Using spatio-temporal modeling for exposure assessment in an investigation of fine particulate air pollution and cardiovascular mortality

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U.S. urban air quality has improved dramatically over the past decades. We evaluated acute effects of fine particulate matter (PM2.5) on cardiovascular (CVD) mortality among residents of Allegheny County in SW Pennsylvania (1999–2011) using spatio-temporal modeling of air pollutants (AP) to reduce misclassification error in exposure assessment.


Spatio-temporal kriging of daily PM2.5 and ozone (O3) was used to produce daily exposure estimates at the residence ZIP code. Time-stratified case-crossover analysis was conducted to examine short-term effects of PM2.5 on CVD mortality, adjusting for O3 and apparent mean temperature. We studied both single and distributed lags for days 0–5. All CVD mortality and subcategories of ischemic heart disease (IHD), acute myocardial infarction, cerebrovascular disease, peripheral vascular disease (PVD), heart failure and cardiac arrhythmia were examined.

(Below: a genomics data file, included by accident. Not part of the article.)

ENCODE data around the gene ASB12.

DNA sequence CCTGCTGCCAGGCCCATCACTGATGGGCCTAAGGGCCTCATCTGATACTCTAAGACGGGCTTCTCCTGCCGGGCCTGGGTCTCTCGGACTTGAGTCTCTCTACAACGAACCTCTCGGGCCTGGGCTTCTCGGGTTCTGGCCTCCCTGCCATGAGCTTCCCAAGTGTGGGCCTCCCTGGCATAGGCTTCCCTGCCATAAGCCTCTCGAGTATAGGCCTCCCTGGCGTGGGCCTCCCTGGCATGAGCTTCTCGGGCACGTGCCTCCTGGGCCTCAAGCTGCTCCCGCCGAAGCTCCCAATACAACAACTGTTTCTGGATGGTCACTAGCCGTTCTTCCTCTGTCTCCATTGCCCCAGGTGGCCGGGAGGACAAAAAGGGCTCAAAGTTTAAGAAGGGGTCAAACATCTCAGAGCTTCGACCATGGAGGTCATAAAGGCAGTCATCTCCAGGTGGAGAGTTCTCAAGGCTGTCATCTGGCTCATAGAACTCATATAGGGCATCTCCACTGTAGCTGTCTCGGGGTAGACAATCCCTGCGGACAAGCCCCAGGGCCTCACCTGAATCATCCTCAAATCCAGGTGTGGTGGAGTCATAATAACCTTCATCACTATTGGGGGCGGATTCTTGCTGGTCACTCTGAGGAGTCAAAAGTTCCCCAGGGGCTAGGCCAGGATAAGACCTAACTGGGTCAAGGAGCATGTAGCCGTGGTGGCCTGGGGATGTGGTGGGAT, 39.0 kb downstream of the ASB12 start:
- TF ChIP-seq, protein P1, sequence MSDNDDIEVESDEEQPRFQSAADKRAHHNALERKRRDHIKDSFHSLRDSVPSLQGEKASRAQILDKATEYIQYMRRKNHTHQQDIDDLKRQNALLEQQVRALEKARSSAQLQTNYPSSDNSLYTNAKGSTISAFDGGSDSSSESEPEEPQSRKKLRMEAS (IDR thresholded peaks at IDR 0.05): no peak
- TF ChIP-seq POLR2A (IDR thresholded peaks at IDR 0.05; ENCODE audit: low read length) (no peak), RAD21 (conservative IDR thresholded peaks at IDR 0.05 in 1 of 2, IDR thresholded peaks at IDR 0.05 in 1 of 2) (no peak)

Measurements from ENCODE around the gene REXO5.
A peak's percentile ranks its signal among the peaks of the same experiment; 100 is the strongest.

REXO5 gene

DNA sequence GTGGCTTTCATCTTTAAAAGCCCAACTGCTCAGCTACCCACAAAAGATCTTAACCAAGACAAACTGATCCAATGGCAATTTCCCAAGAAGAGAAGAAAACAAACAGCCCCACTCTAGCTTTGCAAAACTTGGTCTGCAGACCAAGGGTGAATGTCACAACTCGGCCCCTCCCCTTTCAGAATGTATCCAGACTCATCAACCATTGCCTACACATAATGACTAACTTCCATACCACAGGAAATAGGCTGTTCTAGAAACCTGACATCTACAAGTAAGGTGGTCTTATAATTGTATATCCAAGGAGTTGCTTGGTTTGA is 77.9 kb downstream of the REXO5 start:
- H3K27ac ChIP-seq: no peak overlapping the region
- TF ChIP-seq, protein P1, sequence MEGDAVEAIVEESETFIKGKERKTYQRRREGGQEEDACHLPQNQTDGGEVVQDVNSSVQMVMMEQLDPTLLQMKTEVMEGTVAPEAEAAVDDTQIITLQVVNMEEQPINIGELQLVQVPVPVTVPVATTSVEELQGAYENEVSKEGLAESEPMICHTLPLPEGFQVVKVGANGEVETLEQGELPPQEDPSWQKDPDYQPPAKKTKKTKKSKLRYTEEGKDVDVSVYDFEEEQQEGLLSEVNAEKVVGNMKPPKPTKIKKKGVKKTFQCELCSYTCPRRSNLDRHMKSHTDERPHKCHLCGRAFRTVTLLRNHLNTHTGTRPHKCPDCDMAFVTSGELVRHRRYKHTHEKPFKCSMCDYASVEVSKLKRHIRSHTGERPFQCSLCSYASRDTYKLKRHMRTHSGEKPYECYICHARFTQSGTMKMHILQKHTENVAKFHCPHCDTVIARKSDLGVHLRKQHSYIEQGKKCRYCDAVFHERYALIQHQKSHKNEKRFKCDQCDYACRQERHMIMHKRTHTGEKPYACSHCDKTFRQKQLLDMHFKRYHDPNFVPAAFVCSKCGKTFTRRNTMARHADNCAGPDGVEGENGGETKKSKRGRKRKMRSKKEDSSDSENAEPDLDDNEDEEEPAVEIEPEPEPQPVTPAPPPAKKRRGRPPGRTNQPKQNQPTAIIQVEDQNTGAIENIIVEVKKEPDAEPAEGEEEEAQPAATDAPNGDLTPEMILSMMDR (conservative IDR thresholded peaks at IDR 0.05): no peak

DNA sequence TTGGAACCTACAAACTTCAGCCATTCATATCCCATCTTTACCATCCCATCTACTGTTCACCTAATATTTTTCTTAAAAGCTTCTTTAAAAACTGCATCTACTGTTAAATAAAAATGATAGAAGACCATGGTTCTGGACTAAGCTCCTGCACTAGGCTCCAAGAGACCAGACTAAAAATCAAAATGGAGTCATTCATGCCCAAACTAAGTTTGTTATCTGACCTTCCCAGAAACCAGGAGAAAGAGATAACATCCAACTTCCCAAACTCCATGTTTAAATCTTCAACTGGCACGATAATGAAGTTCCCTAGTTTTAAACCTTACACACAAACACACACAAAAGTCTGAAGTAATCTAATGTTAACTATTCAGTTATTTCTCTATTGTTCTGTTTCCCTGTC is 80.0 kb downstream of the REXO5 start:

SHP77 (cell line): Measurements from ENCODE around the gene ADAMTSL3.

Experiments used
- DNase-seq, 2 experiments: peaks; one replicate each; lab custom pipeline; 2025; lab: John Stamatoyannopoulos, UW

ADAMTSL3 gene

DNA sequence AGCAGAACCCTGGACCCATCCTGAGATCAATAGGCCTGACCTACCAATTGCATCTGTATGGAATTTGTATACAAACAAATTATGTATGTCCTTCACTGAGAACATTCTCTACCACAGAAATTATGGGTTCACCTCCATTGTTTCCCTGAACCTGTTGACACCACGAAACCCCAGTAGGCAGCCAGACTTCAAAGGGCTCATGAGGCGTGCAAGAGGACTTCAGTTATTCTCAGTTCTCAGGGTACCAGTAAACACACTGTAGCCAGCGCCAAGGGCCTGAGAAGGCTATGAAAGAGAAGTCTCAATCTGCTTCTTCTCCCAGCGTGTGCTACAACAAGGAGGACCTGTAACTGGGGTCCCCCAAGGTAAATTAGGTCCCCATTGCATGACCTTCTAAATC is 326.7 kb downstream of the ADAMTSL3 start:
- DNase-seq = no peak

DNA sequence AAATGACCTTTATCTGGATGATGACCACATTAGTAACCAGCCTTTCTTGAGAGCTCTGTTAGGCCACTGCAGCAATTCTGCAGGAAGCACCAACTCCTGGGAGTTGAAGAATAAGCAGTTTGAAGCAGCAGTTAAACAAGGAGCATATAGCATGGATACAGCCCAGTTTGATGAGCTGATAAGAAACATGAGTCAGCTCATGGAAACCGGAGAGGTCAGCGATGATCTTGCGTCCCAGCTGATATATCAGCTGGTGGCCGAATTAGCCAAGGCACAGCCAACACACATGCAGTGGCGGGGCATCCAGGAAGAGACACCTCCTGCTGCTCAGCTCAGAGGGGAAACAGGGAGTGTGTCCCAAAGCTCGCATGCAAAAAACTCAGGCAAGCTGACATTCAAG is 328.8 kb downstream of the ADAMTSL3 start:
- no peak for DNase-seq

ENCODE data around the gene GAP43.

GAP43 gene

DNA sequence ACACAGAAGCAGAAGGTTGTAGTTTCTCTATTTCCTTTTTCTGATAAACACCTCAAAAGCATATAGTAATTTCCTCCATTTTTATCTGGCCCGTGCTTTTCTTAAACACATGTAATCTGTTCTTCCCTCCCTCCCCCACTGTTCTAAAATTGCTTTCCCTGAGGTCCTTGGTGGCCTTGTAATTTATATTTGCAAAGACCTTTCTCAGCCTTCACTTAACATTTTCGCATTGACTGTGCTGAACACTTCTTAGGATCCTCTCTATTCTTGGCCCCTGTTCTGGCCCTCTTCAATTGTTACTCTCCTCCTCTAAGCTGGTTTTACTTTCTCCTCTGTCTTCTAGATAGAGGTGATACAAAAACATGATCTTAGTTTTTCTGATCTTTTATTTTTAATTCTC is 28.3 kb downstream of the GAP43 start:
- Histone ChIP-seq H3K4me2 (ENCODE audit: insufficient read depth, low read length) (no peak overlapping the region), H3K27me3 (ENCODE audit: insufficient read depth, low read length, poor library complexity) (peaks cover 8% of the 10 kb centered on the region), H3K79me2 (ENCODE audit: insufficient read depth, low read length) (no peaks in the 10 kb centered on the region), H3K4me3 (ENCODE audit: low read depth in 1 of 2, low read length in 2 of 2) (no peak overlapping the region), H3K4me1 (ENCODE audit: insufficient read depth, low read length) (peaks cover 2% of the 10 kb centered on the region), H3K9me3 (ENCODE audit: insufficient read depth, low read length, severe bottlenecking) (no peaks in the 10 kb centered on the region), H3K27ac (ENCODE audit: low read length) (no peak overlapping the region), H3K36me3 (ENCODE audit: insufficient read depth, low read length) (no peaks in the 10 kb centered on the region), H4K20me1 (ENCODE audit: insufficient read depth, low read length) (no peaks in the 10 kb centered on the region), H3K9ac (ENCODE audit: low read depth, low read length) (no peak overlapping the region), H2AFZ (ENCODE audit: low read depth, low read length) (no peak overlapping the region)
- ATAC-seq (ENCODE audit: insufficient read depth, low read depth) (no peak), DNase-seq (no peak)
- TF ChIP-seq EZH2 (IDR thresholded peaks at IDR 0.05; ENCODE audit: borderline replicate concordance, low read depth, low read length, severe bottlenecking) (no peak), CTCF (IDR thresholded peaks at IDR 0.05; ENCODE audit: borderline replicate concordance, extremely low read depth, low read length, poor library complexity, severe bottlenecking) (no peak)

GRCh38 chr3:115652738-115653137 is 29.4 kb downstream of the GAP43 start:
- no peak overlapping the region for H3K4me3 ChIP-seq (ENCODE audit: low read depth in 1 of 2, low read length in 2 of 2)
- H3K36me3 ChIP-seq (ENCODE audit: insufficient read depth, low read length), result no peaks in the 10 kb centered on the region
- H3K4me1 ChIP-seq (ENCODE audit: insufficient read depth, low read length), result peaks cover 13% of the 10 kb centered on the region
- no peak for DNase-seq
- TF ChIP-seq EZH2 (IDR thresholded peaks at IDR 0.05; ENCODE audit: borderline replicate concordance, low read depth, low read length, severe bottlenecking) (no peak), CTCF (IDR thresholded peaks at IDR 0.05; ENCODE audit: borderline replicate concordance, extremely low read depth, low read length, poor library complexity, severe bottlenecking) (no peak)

A total of 62,135 deaths were identified. We found significant associations of PM2.5 with IHD and PVD mortality at lag day 5: (2.1% (95% CI, 0.2–4.1%) and (7.6%, 95% CI, 0.05–15.7%) per 10 μg/m3 increase of PM2.5 in single lag models and for IHD in distributed lag models. There were no statistically significant associations with PM2.5 for any of the other outcomes.


The application of finer scale geographically resolved AP exposures made it possible to study acute effects of PM2.5 on CVD mortality in a large metropolitan area. Our study results demonstrated the continued presence of a dose response relationship of increased risk of CVD mortality within this lower range of PM2.5 exposure.

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